For those of you unfamiliar with needle gauges, the smaller the number, the bigger the needle. When it’s about to be shoved down your throat and into your tonsil, an 18 gauge looks like a silver coffee stirrer with a pointy end. Lovely.

Not wanting to decrease my gag reflex, the NP didn’t anesthetize my throat at all, just swabbed the spot where she was going to aspirate with a bit of betadine (a solution to prevent infection). As her hand, and the syringe, neared my mouth, I closed my eyes. And then … owwwwww. When I opened my eyes again, I looked at the syringe. Empty.

After the nurse had suctioned my mouth, I asked: “Did you get anything?”

“Just a few drops of blood,” the NP said. “I’m going to try again.”


The second time was just as painful, with no better results.

After more suctioning and rinsing my mouth with peroxide (“Don’t swallow this!” the nurse said), I asked what was next.

“On to Plan B,” the NP said.

“What’s that?” I was understandably nervous, given Plan A.

“I haven’t figured that out yet,” she replied.

So back to my corner in the ER, where I was given IV antibiotics, steroids, and some painkillers. Shortly after that, I got a head/neck CT scan to see whether the abscess had infiltrated other tissues. It had not, thankfully.

Eventually, the NP came back. “I talked to the ER doctor, and he said you need to be transferred to Rush downtown [an affiliated, and much bigger hospital] to see ENT,” she said. “We’re calling an ambulance.”

By now, it was about 10 p.m. I was exhausted and in pain. Not to mention hungry. I hadn’t eaten since lunch. My plan had been to eat dinner after my trip to urgent care, but that went out the window. At this point, though, because they didn’t know what ENT would want to do, which was a comforting thought, I was NPO (nil per os, Latin for nothing through the mouth, aka no food or fluids).

After what seemed like ages (more like an hour), the ambulance came. One thing about an ambulance ride is that you feel every single pothole in your bones. And there are a lot of them on I-290 heading toward Chicago.

Rush University Medical Center in the city, nearly brand new, is impressive. I had my own room (with lots of bells and whistles) and a real hospital bed (exciting after having been on something resembling a padded cot for several hours). My nurse quickly hooked me up to a monitor and gave me more antibiotics and pain meds. Oh yes, and drew more blood.

At this point it was after midnight Sunday, and I had been up since before 5 a.m. Saturday. But the ER is not exactly a good place to sleep, with alarms constantly going off, people chattering, and an IV sticking in my arm. Not to mention a painfully swollen throat. As I drifted in and out of semi-consciousness, various people came in and out of my room to check on me. My nurse. The ER doc (who took one look at my throat and said: “Yep, that’s a peritonsillar abscess”). A fourth year medical student (at 3 a.m.) who had never seen a peritonsillar abscess before. Yep. Glad to be of educational service.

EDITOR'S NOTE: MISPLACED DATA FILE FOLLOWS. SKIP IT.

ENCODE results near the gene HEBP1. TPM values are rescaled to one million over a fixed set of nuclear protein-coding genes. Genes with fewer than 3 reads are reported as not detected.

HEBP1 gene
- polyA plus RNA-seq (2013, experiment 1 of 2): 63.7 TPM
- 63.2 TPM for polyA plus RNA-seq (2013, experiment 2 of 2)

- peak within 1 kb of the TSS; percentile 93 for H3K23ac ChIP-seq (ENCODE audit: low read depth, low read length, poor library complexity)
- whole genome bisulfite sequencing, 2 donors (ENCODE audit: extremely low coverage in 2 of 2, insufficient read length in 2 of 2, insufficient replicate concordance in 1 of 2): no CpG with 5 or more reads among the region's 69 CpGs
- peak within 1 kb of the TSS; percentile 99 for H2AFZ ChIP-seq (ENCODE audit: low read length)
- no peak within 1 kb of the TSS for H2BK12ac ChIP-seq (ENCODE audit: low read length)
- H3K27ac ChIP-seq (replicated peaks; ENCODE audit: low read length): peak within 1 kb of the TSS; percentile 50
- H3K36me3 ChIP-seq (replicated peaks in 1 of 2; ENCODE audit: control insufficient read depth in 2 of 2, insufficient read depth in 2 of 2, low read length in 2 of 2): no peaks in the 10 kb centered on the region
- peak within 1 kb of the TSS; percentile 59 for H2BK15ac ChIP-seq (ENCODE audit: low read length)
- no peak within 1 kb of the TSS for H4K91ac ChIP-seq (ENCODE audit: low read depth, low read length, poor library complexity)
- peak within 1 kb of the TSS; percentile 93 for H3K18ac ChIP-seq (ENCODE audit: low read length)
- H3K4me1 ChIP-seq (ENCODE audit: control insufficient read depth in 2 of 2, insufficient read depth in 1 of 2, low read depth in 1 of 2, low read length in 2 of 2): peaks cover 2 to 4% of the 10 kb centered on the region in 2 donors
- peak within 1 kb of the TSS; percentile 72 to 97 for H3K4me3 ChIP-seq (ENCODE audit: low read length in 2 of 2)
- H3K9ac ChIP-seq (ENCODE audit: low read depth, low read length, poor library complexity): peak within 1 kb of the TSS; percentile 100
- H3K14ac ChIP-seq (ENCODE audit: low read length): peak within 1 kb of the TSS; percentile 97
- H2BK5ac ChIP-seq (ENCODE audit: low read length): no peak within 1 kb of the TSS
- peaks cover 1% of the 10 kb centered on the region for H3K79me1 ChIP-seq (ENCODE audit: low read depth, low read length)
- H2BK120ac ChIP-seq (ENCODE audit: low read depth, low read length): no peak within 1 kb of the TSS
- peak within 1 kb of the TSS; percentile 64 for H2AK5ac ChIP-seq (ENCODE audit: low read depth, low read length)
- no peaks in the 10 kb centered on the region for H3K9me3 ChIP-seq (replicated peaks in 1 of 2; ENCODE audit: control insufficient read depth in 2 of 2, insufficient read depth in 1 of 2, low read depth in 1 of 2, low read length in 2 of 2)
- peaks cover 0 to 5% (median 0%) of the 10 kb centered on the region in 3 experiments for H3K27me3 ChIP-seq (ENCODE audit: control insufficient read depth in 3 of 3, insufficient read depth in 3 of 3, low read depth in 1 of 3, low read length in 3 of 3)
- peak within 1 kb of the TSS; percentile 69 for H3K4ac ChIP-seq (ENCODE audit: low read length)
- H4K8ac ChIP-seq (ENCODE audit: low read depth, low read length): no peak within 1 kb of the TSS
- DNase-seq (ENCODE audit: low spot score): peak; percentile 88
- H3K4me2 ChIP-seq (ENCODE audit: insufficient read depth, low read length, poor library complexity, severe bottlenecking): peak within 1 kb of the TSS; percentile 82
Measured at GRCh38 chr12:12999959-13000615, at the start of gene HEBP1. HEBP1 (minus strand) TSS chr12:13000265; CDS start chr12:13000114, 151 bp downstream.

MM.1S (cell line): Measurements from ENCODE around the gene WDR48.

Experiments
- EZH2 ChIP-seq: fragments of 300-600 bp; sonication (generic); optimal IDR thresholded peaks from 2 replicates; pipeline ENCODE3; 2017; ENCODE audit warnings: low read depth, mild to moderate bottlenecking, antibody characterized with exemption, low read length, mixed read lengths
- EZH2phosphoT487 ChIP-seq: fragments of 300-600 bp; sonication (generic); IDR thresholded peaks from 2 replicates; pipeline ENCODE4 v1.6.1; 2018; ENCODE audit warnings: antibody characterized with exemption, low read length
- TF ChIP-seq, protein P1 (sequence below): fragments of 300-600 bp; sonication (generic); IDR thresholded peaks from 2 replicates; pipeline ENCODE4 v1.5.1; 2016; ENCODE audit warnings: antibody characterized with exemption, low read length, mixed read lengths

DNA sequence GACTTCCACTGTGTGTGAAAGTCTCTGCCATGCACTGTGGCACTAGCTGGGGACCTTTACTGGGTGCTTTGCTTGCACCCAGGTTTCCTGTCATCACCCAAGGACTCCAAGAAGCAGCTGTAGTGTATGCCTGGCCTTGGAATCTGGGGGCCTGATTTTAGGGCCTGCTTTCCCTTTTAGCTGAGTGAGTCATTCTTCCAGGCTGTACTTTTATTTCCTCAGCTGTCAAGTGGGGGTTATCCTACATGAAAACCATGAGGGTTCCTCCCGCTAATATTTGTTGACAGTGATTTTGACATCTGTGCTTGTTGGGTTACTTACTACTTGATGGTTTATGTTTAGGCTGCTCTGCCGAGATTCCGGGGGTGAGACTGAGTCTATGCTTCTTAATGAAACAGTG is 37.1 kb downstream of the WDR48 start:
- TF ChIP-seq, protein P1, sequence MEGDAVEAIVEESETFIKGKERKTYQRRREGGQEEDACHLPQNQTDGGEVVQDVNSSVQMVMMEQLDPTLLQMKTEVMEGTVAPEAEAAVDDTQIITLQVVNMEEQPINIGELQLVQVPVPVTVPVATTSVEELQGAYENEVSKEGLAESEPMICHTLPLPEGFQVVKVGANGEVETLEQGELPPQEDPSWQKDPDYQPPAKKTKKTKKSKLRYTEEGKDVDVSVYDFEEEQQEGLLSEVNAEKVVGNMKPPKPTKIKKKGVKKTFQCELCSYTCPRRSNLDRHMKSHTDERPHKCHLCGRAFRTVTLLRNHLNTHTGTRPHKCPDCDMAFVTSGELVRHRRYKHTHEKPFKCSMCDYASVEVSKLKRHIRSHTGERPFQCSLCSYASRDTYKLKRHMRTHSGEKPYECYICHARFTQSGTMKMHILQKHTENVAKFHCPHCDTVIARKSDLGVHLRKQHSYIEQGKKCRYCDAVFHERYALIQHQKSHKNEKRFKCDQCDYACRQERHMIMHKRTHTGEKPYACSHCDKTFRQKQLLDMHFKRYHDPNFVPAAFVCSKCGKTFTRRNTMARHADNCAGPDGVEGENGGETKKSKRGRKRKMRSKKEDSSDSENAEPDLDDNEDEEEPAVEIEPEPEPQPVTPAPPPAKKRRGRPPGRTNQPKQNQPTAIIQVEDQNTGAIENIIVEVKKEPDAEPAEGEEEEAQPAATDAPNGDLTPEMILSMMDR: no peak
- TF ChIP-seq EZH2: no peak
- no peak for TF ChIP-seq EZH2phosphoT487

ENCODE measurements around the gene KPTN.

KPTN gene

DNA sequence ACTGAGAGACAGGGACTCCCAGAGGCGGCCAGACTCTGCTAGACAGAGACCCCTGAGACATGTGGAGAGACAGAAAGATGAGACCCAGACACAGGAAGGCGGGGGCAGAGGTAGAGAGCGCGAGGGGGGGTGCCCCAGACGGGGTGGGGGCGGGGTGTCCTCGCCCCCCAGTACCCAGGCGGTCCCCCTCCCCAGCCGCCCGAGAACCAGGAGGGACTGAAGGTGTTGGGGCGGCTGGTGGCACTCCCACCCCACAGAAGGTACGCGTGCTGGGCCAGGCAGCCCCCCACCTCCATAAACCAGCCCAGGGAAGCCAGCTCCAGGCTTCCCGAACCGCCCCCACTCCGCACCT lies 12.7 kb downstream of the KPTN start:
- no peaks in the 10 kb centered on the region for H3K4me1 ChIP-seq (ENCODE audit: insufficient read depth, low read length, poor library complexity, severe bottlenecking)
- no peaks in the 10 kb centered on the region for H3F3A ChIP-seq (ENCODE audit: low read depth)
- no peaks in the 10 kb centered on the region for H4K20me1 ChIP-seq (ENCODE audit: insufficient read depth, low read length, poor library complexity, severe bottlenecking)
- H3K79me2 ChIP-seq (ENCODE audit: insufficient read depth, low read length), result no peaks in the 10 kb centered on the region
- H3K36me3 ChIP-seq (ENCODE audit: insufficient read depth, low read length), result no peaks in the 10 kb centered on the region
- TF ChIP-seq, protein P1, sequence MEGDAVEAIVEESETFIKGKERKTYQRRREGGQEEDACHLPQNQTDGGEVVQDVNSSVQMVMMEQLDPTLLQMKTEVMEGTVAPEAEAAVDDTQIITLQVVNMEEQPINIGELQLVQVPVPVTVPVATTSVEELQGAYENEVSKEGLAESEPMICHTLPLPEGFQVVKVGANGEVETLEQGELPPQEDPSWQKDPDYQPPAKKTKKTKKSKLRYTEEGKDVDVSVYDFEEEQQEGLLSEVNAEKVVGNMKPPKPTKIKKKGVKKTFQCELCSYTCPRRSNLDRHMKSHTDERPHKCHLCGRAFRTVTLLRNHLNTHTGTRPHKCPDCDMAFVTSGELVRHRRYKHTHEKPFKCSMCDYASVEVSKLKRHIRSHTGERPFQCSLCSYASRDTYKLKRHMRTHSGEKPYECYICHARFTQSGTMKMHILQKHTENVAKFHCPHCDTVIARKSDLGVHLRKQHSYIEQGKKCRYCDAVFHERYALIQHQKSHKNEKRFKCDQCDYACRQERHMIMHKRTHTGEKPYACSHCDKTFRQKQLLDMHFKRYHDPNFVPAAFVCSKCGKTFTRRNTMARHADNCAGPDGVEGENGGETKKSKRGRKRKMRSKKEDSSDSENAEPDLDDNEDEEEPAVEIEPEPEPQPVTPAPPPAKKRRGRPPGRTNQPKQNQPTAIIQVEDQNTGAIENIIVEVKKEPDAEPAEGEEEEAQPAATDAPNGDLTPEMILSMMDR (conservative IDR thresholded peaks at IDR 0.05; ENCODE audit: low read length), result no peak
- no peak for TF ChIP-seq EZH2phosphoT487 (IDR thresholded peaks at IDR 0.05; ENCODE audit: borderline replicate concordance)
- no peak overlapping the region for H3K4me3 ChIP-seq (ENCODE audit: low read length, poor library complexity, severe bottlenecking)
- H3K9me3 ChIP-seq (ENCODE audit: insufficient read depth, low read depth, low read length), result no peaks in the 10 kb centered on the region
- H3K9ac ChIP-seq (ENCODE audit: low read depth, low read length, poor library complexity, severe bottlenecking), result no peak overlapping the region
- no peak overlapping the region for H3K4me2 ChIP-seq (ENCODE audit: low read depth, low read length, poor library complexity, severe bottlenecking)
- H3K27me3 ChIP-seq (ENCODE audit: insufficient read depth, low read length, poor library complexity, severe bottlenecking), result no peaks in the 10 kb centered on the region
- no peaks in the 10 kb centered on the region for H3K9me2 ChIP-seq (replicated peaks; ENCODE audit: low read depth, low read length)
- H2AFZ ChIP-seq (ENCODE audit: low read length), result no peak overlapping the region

I had been told ENT would come around 7 a.m. Which came and went. It was 8, then 9, then 10. Finally, two residents came. One of them did all the talking. He basically said there was good and bad news. The good news: “You don’t have a peritonsillar abscess.” The bad news: “You have mono.”


They gleaned this from the CT scan I’d had done at Rush Oak Park, my bloodwork, and then finally their physical exam.

After relaying their news, the residents left to confer with their attending. They all returned a bit later. The attending physician repeated the diagnosis and gave his treatment instructions. For at least a month: no alcohol, no strenuous exercise, at least 8 hours of sleep a night. And basically, no stress. Yeah, right.

“Just from meeting you, I can tell you’re the kind of person who needs to be told to take it easy,” the attending said. “If you don’t rest now, this will return with a vengeance, and you will be on your butt for two months.”

I certainly don’t want that. So I’m taking a week off work, at the doctor’s suggestion, sleeping a lot, and trying to avoid stress. Which is a challenge when you’re in the midst of medical school applications. But I’m doing my best.

While I wouldn’t exactly recommend this adventure to other doctors-to-be, it was very much a learning experience.

For one thing, nurses can make or break a hospital stay. I was fortunate enough to have three fantastic ones throughout this ordeal: Amelia, Carma, and Laura. All three were helpful, kind, compassionate, and responsive, both in big and little things. Doing an IV stick that didn’t leave a bruise. Bringing me a warm blanket. Ordering me breakfast even while I was still NPO, in anticipation of ENT allowing me to eat after their examination (which they did). I felt like a person, not merely a bar-coded patient.

Another thing that struck me was that everyone (up until ENT came) thought I had a peritonsillar abscess: multiple doctors, nurse practitioners, and nurses. This got me thinking about how easy it can be to misdiagnose something – how two different issues, in my case a peritonsillar abscess and mono, can have very similar symptoms and pathologies.

In other words: It takes everyone working together as a team to make the medical magic happen.

One of my first thoughts as I woke up Tuesday, thinking back on all that happened this past weekend:

At least I have fantastic insurance.

Interview #6: University of Illinois at Urbana-Champaign (MD/PhD)